City of Vilomah
City of Vilomah
City of Vilomah explores the lives and grieving process of Rhonda Cook and Clifford Ryan – two parents who lost their sons at a young age to gun violence in the city of Syracuse.
Their sons, Niko Santana and Duriel Ryan, were killed almost 20 years apart. Rhonda, who lost Niko in 2018, is consumed by grief while Clifford, who lost Duriel in 1999, has turned his anger and sadness into the activism group OG’s Against Gun Violence.
“Vilomah” is a term first used by Duke University professor Karla Holloway to define a parent whose child has died, originating from the Sanskrit language. Though there are other words like “widow” and “orphan” to define family members left behind, there is not currently a word in the English language that defines a parent whose child has passed before them. Holloway looked to Sanskrit because the term “widow” originates from this language.
Niko Raul Santana
Niko was 18 years old when he was shot in the bedroom of his family’s Shonnard Street home in Syracuse’s west side community just after 6 p.m. Niko died later that night at SUNY Upstate University Hospital.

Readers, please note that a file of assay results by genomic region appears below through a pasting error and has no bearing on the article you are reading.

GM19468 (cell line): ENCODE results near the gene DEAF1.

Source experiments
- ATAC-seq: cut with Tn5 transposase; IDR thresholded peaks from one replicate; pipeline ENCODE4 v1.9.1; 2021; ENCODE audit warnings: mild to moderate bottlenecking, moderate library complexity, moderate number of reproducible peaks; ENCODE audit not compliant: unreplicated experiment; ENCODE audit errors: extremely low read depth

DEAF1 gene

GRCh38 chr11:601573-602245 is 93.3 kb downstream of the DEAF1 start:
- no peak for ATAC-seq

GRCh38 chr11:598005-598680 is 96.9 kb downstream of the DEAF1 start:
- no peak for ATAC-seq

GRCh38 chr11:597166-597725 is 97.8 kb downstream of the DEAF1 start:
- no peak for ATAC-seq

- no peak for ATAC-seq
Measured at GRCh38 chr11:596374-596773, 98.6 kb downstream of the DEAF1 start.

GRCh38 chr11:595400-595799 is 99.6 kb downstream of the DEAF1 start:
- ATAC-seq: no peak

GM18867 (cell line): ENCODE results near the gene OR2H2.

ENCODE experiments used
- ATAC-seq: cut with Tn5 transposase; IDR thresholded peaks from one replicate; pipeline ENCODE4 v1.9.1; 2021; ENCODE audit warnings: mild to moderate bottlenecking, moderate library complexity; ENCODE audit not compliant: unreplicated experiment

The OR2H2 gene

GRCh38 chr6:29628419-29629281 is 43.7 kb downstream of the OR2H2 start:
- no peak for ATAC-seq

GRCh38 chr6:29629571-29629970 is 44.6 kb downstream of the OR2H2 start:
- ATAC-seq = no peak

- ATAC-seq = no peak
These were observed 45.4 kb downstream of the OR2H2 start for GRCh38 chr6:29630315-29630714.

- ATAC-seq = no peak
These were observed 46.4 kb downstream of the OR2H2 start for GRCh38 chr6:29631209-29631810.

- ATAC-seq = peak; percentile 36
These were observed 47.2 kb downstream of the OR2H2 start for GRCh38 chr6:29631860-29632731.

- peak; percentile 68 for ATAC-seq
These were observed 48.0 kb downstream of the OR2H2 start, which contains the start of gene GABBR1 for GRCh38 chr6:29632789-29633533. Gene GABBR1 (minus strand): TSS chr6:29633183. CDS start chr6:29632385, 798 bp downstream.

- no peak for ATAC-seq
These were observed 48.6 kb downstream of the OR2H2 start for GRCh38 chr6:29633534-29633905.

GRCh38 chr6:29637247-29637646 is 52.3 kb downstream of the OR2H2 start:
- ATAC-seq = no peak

Niko was survived by his parents, Rhonda Cook and Scott Hayden; sisters, Tiffiney, Krystal and Lexus; brothers, Kirt, Eddy, Cesar and Gregory.
Duriel Lamar Ryan
Duriel was 17 years old when he was shot and killed in broad daylight near the corner of West Newell and Cannon streets. Duriel had been shot to the back of the head with a sawed-off shotgun and was killed instantly.
Duriel was survived by his parents, Clifford Ryan and Tammy Graham Armstrong; sisters, Tamara Ryan and Keziah Armstrong; brothers, Jihad Ryan, Clifford Ryan Jr., Rashad Graham, Shakin Graham, Elonzia Armstrong and Terrel Gordon.
Fighting the violence
In 2015, Clifford Ryan founded OG’s Against Gun Violence, a community outreach and activism organization that aims to interrupt and reduce violent crime and homicide around Syracuse.
On a day-to-day basis, Clifford is out walking the streets of Syracuse’s lower-income neighborhoods, speaking with children at other community organizations and after-school programs, and organizing vigils and walks for victims and their families.
Since its inception, Clifford’s organization has grown to the point that it’s considered a staple of the Syracuse community.